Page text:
Building material producer prices, inflation growth (2015=100, January 2017 – August 2023)

Source: DZS, InterCapital Research

In line with the inflation trend, the building material producer prices grew by 26.3% in August 2023 as compared to 2015. On a like-for-like basis with other indicators presented above, they increased by 24.4% as of June 2023. Of course, this includes just one of the input items into construction and doesn’t include cost items such as building permits, employee expenses, as well as other types of documentation required, and other costs. As such, it could also be said that the costs for real estate developers have also increased during this period. Unfortunately, there isn’t an individual statistic that shows just how much this growth amounted to.

This was the supply side of the equation, and it could be summarized that even though a lot of construction is being done and will be done in the coming period, the costs have gone up as well, and combined with the strong demand, there is just not enough supply currently. On the other hand, the demand is driven by the described desire for home ownership, as well as seeing housing as a savings/investment opportunity. This has largely been supported through the last several years by subsidized loans from the government, but also in general by the low housing loan interest rates.

Total housing loans (EURbn) and newly issued housing loans interest rates (%) (2020 – July 2023)

Source: HNB, InterCapital Research

In fact, the situation has largely remained unchanged in Croatia in this regard, even after all the interest rate hikes. The total housing loan amount increased by 9.3% YoY in July 2023, and 32% compared to January 2020. On the interest rate side, the average interest rate on newly issued housing loans amounted to 3.25% in July 2023, an increase of 0.76 p.p. YoY, and 0.28 p.p. compared to January 2020. Compared to other European countries, the relative growth hasn’t been that large. In fact, the current interest rates on deposits offered by the ECB for banks are above the ones offered for these loans, so further loan interest rate growth could be expected. If we combine the loan interest rate growth and the future expectation of housing price growth, then it isn’t too hard to imagine that demand could be higher now, as it is “relatively” cheaper to purchase now than later. However, if we were to look at the rest of Europe, we can see that the situation isn’t ideal either.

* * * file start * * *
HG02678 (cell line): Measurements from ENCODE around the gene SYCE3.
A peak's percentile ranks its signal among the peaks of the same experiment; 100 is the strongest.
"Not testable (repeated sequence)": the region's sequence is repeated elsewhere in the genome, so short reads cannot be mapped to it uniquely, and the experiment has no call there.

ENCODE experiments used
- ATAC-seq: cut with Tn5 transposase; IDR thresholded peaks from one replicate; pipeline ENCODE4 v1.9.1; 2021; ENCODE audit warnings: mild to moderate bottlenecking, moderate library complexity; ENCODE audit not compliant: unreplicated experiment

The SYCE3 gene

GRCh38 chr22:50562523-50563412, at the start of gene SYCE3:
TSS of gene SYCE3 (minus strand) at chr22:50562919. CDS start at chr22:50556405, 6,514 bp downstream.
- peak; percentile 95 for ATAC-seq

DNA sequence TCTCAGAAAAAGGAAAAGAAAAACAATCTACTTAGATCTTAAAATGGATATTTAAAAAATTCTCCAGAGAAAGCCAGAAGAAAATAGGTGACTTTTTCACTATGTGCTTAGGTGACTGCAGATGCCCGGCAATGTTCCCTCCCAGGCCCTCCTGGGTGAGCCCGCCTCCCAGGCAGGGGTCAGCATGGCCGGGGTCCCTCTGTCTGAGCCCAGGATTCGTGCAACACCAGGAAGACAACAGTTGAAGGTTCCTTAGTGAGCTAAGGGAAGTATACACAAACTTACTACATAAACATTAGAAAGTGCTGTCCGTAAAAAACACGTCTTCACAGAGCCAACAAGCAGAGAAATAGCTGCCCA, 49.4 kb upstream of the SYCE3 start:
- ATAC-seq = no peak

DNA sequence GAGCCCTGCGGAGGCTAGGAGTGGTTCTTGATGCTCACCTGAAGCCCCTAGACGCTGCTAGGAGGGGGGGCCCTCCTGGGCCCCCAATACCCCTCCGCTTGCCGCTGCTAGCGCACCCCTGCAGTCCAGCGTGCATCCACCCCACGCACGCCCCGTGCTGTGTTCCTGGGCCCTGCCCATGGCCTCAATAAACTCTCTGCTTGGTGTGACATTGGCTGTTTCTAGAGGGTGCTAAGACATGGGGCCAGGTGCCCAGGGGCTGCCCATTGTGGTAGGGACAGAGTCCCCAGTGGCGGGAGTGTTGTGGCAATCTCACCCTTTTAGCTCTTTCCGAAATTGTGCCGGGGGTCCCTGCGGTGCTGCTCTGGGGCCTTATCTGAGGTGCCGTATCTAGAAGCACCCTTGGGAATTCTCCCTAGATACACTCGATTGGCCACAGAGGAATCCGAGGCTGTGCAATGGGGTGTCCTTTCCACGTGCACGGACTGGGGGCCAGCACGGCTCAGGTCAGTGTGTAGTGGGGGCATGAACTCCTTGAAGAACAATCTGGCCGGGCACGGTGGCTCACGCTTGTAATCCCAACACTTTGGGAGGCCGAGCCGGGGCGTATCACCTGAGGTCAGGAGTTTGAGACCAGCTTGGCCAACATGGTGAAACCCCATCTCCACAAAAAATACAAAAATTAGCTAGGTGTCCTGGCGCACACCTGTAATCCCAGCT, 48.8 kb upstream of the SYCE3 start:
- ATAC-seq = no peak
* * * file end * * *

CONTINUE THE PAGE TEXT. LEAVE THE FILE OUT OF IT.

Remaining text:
Housing price index in EU, select European countries (2015=0, Q1 2023 vs. 2015, %)

Source: Eurostat, InterCapital Research

As of Q1 2023 and compared to 2015, EU housing prices grew by 46.8%, whilst in the Euro area by 42%. Looking at the other observed countries, we can see that Croatia is somewhere in the middle. There are countries such as Hungary, Iceland, Czechia, and Lithuania where prices have increased by over 2x in this period. On the other hand, there are countries such as Finland, Italy, Cyprus, Denmark, France, and Sweden, where the price growth ranged between 6% and 40%. Of course, the reasons for these differences are many, and specific to each country. Factors such as size, wealth, population density, and population growth, etc., all play a role here. As such, maybe the best thing to do would be to look at the countries that were relatively “successful” in containing the housing price growth and try to learn and apply the policies that would lead to similar outcomes in Croatia. As the lack of affordable housing is one of the main issues facing people in Croatia, especially young people, such policies would also help fight the demographic decline that is also present.

Mihael Antolić
Category : Blog